A judge has ruled for Marvel and against Gary Friedrich on the question of who owns the Ghost Rider character. Friedrich filed suit in 2007 (see “Gary Friedrich Sues Marvel Over ‘Ghost Rider’”), alleging that he had ownership interests in the character. This ruling was on that issue; the parties were ordered to meet with the judge in January to review any open claims and/or counter-claims.
Federal District Judge Katherine B. Forrest ruled that even if the original work (the origin of the new Ghost Rider character was in Marvel Spotlight #5, published in 1971), was not “work for hire,” Freidrich transferred his rights in the character on two subsequent occasions in 1971 and 1978.
The 1971 transfer was accomplished when Friedrich endorsed his freelancer checks, which carried an “assignment legend” on the back assigning Marvel any rights in return for the check. The 1978 transfer was in the form of a contract, in which Friedrich relinquished any past rights in exchange for future freelance work.
Various arguments on invalidating the agreements were put forth by Friedrich’s counsel; all were rejected. Among the arguments rejected was Friedrich’s argument that he understood after conversations with Stan Lee and Roy Thomas in advance of creating the character that he would retain non-comic rights. But no-one (including Friedrich) suggested that the topic was discussed, and the later paperwork did not agree with Friedrich’s memory, so the judge rejected the argument.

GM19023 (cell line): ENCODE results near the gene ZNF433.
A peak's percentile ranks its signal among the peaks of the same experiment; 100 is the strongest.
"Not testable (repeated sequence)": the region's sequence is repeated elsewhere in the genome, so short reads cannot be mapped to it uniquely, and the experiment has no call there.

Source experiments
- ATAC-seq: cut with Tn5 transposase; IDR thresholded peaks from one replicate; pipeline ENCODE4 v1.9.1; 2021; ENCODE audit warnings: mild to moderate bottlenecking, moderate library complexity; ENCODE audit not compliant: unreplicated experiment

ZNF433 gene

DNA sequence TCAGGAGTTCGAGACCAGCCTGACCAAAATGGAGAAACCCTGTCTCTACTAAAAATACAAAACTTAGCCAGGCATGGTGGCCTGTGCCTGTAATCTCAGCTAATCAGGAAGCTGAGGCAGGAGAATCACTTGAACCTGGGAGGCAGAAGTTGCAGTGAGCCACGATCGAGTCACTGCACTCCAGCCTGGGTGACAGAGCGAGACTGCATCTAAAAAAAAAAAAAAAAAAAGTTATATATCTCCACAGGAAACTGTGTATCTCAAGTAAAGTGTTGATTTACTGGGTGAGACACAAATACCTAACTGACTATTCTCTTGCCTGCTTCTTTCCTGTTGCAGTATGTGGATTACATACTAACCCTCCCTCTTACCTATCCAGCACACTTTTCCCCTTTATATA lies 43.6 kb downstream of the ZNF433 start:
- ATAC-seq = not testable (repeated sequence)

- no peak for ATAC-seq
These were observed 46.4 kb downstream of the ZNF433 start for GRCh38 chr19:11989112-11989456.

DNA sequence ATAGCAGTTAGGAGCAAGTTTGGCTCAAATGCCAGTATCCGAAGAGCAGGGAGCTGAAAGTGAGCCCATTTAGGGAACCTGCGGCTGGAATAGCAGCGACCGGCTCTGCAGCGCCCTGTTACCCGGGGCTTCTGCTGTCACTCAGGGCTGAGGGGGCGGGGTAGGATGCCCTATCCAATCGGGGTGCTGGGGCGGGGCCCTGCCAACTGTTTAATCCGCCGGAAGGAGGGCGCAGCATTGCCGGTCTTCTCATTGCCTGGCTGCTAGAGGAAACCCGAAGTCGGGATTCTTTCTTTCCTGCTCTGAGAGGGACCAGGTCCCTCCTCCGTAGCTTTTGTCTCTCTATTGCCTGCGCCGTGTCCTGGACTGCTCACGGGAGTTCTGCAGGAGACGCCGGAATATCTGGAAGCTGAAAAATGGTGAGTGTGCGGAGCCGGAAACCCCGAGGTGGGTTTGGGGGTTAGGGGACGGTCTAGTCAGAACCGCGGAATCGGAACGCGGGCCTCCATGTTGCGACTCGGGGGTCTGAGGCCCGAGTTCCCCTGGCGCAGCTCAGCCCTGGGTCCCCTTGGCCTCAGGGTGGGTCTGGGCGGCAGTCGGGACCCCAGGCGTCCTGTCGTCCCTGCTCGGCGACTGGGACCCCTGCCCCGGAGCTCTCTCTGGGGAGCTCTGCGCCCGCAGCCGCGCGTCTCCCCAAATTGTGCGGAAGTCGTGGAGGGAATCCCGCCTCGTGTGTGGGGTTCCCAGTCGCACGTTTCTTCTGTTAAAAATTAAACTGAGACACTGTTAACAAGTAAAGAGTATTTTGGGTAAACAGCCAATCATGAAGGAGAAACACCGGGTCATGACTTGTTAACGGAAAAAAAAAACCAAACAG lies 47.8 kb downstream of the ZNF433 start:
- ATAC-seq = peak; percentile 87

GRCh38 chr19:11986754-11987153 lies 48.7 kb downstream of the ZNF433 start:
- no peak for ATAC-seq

Another rejected argument was that Marvel hadn’t come through with the freelance work after the 1978 agreement, so since nothing had been paid the contract should be voided. But Friedrich admitted in deposition that he had been an alcoholic and unreachable for a year after the contract was signed, so Marvel would have been unable to assign him work.
So the judge’s decision came down to those agreements. “Either one of those contractual transfers would be sufficient to resolve the question of ownership,” Forrest said in her ruling. “Together, they provide redundancy to the answer that leaves no doubt as to its correctness.”